Canadian Journal of Nursing Informatics


This article was written on 21 Sep 2018, and is filled under Volume 13 2018, Volume 13 No 3/4.

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Fifteen Years Later: Where are we at with our National Integrated Electronic Health Record?

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Trends and Issues in Nursing Informatics Column

By Melanie Neumeier RN MN

Melanie NeumeierMelanie Neumeier is an Assistant Professor in the BScN Program at MacEwan University in Edmonton, AB. Her research interests include integrating new technologies into nursing education and interdisciplinary collaboration in enhancing evidence-informed nursing practice. Melanie first became interested in nursing informatics through a nursing informatics course she took in her MN program at Memorial University in Newfoundland, and has since continued that interest in her research, her writing, and her teaching.


Canada EHRIt has been 15 years since Canada Health Infoway first released the Electronic Health Record Solution Blueprint (2003) to help guide the national development of EHRs. Since then the blueprint has been revised (2006), and many regions have implemented their own EHRs.  The national EHR was to become a standard of care in Canada, ensuring that Canadians and practitioners had access to their vital patient information from anywhere in our country (Canada Health Infoway, 2013). A national EHR would facilitate the sharing of data between service providers, across care settings, and across geographies.  This would allow health care professionals access to the right information at the right time; a necessity for patient-centered care (Scott, 2015).  The benefits of such a system seem undeniable.  So why after 15 years have we not reached our goal?

Canada is still in the adoption stage for EHRs (Chang & Gupta, 2015).  While some health regions have moved forward with different iterations of EHRs, others are more resistant to the change.  There are many identified barriers to EHR adoption, including both personal and organizational barriers (CMVH, 2010). Technological barriers represent a significant roadblock to EHR implementation on both a personal and organizational level.  Health care professionals may experience a perceived lack of computer skills, have concerns about privacy and security issues, or feel the disruption of clinical workflow and time required for training is too onerous for the perceived lack of benefit achieved through an EHR (CMVH, 2010).  Organizations may lack the infrastructure to implement EHR technologies.  Issues like slow system speed, lack of adequate IT resources for system maintenance, software design and testing issues, implementation complications, and the rapid outdating of technology, pose significant technological and financial concerns.  EHR vendors have also taken advantage of the lack of policy outlining technical standards of system capability and interoperability which contributes to a variety of regional EHR systems that may not be able to work effectively or communicate with one another (CMVH, 2010; Scott, 2015).  This results in some regions having highly effective isolated EHRs, but that information is not able to be shared with other regions when the patient travels or sometimes even when they go from a pharmacy,  to a medical clinic, or to a hospital.  The lifeline of a unified EHR is interoperability between systems, and until the communication gap between systems is addressed our goal of a nation-wide EHR may remain out of reach (Chang & Gupta, 2015).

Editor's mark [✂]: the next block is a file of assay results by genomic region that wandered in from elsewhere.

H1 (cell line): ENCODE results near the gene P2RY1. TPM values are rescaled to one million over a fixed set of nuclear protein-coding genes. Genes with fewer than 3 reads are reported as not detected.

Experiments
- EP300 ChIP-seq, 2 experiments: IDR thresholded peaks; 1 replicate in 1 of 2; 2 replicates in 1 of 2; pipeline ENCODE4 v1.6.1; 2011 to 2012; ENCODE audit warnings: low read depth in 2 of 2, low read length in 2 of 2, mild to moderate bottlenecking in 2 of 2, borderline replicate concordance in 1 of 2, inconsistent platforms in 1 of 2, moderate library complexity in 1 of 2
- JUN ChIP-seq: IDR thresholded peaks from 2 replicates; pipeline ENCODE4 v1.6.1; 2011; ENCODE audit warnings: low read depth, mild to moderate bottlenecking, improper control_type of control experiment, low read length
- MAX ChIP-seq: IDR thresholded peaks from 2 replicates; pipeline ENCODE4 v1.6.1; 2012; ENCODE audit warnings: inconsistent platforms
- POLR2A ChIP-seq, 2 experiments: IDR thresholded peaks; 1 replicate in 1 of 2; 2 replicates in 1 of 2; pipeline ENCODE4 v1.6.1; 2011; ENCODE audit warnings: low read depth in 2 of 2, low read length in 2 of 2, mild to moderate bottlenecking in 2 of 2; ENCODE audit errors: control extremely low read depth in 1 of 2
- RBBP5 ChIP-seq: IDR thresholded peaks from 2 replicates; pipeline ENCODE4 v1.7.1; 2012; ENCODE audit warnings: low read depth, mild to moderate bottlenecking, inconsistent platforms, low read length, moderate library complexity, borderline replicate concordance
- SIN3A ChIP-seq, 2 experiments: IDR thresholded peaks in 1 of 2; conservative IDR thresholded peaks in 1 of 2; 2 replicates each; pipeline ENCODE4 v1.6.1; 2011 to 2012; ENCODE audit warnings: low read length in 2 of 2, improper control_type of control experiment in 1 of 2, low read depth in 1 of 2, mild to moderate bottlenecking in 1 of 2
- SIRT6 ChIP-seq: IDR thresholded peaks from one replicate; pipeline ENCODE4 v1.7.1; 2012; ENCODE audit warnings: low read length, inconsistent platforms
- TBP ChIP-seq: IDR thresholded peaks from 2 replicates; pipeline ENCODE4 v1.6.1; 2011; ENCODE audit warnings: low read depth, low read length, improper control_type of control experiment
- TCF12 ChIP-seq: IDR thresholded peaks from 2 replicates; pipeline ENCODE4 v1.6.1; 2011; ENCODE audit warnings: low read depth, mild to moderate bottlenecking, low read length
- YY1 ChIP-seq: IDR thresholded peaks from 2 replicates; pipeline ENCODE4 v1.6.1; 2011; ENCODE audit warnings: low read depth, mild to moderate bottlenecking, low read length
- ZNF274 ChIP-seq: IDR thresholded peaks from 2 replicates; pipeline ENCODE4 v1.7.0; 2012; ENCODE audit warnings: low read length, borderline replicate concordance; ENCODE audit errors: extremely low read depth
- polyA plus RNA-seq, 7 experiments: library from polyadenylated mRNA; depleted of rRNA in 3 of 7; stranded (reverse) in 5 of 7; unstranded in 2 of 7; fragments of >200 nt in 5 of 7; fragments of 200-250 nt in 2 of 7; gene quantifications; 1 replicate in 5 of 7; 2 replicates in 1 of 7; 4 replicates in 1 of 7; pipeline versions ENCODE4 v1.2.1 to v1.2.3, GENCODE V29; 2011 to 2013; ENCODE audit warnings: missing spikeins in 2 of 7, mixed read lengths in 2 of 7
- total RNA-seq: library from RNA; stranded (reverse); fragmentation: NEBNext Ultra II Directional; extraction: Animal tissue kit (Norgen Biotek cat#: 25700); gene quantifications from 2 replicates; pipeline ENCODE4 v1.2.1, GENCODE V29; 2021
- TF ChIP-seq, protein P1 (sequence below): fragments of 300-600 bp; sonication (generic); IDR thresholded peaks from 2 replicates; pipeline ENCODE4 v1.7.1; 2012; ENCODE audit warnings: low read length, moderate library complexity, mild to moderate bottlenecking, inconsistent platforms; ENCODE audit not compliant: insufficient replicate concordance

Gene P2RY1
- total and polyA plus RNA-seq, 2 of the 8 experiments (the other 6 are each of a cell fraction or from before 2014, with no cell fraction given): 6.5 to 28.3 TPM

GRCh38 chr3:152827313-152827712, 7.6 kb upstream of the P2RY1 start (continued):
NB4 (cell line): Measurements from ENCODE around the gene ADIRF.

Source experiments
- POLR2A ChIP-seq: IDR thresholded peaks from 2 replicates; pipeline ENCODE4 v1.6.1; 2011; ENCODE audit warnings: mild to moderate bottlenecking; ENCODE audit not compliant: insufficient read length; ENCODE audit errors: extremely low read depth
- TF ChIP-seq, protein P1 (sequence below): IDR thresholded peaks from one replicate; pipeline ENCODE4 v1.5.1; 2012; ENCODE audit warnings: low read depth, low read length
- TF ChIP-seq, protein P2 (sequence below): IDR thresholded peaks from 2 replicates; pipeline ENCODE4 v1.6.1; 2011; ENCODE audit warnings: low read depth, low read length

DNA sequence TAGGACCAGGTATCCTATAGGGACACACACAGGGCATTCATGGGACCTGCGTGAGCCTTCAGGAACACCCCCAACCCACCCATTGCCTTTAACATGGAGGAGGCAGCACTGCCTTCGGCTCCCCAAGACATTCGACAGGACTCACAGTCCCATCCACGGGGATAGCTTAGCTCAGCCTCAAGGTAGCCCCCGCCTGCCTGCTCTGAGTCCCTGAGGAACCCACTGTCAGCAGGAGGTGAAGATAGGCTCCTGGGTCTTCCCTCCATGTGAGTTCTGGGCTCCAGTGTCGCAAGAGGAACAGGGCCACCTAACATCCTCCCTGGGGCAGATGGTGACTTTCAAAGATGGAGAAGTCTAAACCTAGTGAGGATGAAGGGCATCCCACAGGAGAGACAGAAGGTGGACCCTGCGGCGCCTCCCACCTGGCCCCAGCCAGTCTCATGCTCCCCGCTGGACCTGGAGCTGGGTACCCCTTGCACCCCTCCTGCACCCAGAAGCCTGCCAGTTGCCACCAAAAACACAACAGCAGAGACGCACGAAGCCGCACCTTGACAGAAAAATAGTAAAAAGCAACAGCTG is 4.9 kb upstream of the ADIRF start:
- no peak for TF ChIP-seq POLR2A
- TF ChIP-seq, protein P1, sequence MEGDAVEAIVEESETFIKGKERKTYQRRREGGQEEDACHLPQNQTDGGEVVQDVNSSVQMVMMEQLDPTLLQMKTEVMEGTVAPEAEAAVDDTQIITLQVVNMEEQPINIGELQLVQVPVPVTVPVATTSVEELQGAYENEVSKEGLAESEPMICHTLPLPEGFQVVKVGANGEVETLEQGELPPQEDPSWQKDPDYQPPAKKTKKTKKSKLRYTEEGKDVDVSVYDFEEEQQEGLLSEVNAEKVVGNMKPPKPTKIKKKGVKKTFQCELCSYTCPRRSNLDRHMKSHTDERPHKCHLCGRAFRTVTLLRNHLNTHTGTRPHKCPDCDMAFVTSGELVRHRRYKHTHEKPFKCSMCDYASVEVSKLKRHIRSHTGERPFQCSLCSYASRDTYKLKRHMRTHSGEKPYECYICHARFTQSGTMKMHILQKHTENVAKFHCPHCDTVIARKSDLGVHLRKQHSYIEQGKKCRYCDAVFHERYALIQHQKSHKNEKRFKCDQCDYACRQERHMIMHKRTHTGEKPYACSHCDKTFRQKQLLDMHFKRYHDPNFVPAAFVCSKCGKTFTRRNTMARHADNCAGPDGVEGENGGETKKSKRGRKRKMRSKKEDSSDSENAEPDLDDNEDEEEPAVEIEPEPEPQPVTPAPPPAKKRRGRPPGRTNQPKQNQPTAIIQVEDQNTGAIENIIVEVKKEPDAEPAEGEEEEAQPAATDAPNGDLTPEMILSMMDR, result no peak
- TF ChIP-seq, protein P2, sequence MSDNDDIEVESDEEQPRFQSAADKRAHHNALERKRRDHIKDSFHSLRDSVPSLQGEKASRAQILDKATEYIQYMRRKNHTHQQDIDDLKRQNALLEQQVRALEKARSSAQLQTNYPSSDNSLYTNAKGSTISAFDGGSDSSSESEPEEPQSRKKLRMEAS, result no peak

However, Canada is not alone as many nations are struggling with the same issues (Stone, 2014).  Issues of security, interoperability, and regional disparities in adoption are common concerns for countries working on EHR implementation.  So why remain isolated in our struggles?  Perhaps now is the time for a global initiative to help advance the EHR agenda.  As we continue to gain momentum to move the national integrated EHR forward it is the perfect opportunity for countries to learn from each other, share our successes and failures, and develop viable strategies to support full EHR integration into health care.


Canada Health Infoway. (2013). The emerging benefits of electronic medical record use in community-based care.

Centre for Military and Veterans Health (2010).  Electronic health record adoption: perceived barriers and facilitators.  University of Queensland.

Chang, F, & Gupta, N.  (2015). Progress in electronic medical record adoption in Canada.  Canadian Family Physician, 61, p.1076-1084.

Scott, J. (2015).  Perceived Barriers to the Use of Electronic Health Records for Infectious Disease Surveillance in Canada. Ottawa: University of Ottawa.

Stone, C. P. (2014). A glimpse at EHR implementation around the world: The lessons the US can learn.  





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